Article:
A view of Aizawl (HT Photo)
A view of Aizawl (HT Photo)

Reading this book, I’m reminded of the ever-popular verse published by Bertolt Brecht in 1939 as Europe braced for war yet again: “In the dark times / will there also be singing / Yes, there will also be singing / about the dark times.” The Mizos sang through their rambuai years which helped them cope with their suffering. The medium of songs, transmitted by word of mouth rather than text, was also ideal as it helped them dodge censorship and restrictions placed on written texts.

Secondly, Mizo elites succeeded in reframing and reconstructing the idea and appeal of the nation in local terms and idioms. Terms like zalenna and ram leh hnam domesticate universal ideas of freedom and nationalism and make them distinctively Mizo. This is what vernacularisation of nationalism and politics is all about.

This vernacularisation accounts for what may be called the Mizo exception in terms of growing nationalist consciousness among the people. Scholars of nationalism have long thought that for nationalist ideas to gain traction among a population, certain criteria, like print culture, literacy, industrialisation and a level of material prosperity need to be present. These factors were more or less absent in the 1950s when the Mizo people, imbued with nationalist fervour, transcended their narrow clan and village solidarities to embrace an inclusive Mizo, or Zo nationalism. Zo is the self-ascribed root identity of the tribes, who were called Lushai in present day Mizoram, Kuki in Manipur, and Chin in the Chin Hills area of Burma during the colonial period. Nomenclature remains a contentious issue amongst these people even as they all agree that they are of the same ethnic stock. As the author points out, it was in 1954 that, in response to a vibrant popular movement, the Lushai Hills were renamed as Mizo Hills and the traditional institution of chieftainship was abolished in favour of grassroots democracy. The lively contest that played out between the two dominant parties at that time, namely, the Mizo Union (MU) and the United Mizo Freedom Organisation (UMFO) made for a delightful read. The MU stood for the abolition of chieftainship and the integration of all Zo-inhabited lands under Indian democracy while UMFO favoured integration with Burma and a retention of chieftainship. The contest played out lyrically through the medium of songs and counter songs and was the perfect dance of democracy.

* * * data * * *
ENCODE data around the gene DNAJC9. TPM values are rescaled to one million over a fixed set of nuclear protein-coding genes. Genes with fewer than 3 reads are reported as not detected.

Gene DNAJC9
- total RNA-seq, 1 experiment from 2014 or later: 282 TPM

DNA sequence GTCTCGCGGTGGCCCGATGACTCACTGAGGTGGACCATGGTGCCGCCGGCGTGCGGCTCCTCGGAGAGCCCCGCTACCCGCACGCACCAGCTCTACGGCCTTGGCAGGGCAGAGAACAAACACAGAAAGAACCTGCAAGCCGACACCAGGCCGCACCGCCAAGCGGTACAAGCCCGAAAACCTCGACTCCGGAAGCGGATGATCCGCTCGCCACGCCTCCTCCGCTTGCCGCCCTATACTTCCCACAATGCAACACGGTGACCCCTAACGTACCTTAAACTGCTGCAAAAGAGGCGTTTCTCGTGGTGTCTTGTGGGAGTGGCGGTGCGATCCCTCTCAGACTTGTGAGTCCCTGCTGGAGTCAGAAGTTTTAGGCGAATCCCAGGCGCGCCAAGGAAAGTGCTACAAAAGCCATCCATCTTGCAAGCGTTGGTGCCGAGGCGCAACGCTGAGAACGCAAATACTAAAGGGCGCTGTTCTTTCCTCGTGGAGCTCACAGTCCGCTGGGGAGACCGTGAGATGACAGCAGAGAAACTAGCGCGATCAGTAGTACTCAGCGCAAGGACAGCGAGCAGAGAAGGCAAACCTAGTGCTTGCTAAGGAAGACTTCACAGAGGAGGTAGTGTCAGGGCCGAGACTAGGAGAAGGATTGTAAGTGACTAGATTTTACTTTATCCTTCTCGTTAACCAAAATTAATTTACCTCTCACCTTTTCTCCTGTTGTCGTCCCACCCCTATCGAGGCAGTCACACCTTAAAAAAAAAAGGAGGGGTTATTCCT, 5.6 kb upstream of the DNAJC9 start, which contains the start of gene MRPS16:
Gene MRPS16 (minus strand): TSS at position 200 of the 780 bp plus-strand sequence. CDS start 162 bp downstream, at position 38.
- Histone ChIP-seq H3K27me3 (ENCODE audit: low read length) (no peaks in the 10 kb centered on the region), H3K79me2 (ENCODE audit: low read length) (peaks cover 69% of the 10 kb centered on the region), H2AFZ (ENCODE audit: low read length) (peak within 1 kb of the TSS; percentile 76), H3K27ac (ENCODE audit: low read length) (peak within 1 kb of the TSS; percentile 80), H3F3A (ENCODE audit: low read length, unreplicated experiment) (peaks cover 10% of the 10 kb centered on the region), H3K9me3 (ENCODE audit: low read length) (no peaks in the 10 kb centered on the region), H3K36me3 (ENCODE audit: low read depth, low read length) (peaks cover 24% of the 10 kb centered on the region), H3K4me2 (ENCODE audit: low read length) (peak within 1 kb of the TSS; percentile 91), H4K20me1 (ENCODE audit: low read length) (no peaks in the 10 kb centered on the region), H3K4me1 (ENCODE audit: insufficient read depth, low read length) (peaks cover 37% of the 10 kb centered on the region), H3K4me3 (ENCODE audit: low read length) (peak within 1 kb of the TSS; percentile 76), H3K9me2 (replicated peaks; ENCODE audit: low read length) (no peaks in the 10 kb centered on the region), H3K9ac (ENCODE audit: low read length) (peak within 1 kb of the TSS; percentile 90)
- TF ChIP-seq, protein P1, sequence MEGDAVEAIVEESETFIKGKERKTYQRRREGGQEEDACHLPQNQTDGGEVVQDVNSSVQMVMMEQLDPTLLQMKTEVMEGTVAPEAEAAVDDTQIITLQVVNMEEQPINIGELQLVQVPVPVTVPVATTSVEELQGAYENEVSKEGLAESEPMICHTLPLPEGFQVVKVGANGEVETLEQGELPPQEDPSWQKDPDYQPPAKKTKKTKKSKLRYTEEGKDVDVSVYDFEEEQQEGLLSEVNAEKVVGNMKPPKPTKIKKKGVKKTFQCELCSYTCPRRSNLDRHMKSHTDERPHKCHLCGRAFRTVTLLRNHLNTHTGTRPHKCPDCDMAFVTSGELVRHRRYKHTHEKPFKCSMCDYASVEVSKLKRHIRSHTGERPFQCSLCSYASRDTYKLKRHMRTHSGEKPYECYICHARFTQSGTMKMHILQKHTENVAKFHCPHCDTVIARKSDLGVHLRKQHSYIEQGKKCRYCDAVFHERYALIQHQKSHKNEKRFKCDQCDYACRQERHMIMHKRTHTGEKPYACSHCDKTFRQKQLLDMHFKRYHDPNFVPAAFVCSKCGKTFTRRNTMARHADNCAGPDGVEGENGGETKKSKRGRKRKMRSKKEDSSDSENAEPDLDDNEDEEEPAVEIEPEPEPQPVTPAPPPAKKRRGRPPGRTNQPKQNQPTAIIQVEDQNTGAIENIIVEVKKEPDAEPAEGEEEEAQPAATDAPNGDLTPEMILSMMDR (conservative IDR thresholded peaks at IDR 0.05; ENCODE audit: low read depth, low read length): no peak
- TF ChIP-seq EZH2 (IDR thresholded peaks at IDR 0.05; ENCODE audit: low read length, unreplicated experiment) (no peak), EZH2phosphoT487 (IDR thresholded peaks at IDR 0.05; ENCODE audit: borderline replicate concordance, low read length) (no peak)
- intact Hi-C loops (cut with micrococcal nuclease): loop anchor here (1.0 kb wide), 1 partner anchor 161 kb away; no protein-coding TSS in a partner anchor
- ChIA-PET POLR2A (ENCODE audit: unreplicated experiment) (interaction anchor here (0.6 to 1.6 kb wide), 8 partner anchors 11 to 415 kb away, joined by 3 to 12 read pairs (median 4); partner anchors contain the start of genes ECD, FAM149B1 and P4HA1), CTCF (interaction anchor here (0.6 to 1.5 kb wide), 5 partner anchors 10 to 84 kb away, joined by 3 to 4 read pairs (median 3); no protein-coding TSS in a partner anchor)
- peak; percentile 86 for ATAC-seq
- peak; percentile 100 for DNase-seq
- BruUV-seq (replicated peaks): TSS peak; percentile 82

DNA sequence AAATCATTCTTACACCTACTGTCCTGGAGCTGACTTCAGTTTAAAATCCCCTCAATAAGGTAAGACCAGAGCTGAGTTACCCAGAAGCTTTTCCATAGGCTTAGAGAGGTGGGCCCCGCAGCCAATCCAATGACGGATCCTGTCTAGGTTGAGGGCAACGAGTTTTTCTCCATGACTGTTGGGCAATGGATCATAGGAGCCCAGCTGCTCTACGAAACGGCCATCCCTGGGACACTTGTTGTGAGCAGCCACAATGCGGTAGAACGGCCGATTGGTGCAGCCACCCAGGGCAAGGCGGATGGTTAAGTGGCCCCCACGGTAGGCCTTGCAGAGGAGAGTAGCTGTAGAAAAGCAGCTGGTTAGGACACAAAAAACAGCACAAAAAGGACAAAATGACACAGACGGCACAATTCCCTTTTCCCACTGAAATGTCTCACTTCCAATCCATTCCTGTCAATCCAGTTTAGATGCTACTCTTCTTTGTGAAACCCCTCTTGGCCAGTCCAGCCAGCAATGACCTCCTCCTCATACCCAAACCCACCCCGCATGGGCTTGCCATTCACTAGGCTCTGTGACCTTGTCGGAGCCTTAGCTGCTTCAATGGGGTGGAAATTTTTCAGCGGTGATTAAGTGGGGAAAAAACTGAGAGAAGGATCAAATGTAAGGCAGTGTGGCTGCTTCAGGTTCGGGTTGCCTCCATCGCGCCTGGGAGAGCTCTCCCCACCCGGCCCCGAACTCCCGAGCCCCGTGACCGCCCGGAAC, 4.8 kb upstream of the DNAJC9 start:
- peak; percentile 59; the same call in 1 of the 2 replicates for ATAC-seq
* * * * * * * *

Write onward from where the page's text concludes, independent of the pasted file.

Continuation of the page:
Author Roluahpuia (Courtesy the author)
Author Roluahpuia (Courtesy the author)

The book critiques existing literature, which focuses narrowly on the MNF-led movement. The chapter that discusses the pre-MNF period in the Mizo nationalist movement forms the most insightful and informative part of the book. Many people believe the aspiration for the territorial integration of all Mizo/Zo-inhabited lands in India, Burma and Bangladesh, a demand that the Mizoram CM Lalduhoma recently broached to Prime Minister Narendra Modi, has its origins in the MNF movement. In fact, the book points out, it was in 1947 itself that the Mizo Union submitted a memorandum to the Bordoloi Committee setting out a precondition for the Mizos’ integration with India: political autonomy and the ethnic and territorial unity of all Mizo-inhabited areas under one administrative unit.

This is a valuable addition to the literature – and the most comprehensive accounting yet – on the Mizo movement. Having said that, there are quite a few repetitions which could have been edited out. But that’s a minor grouse about a book that’s insightful and enjoyable. If you are one of those wondering how Mizoram came to be so invested in the ongoing civil conflict in Manipur between the majority Meiteis and the Kuki/Zos, this book provides a good background.

Thangkhanlal Ngaihte is assistant professor of Political Science at Churachandpur College, Manipur and PhD candidate at Mizoram University, Aizawl.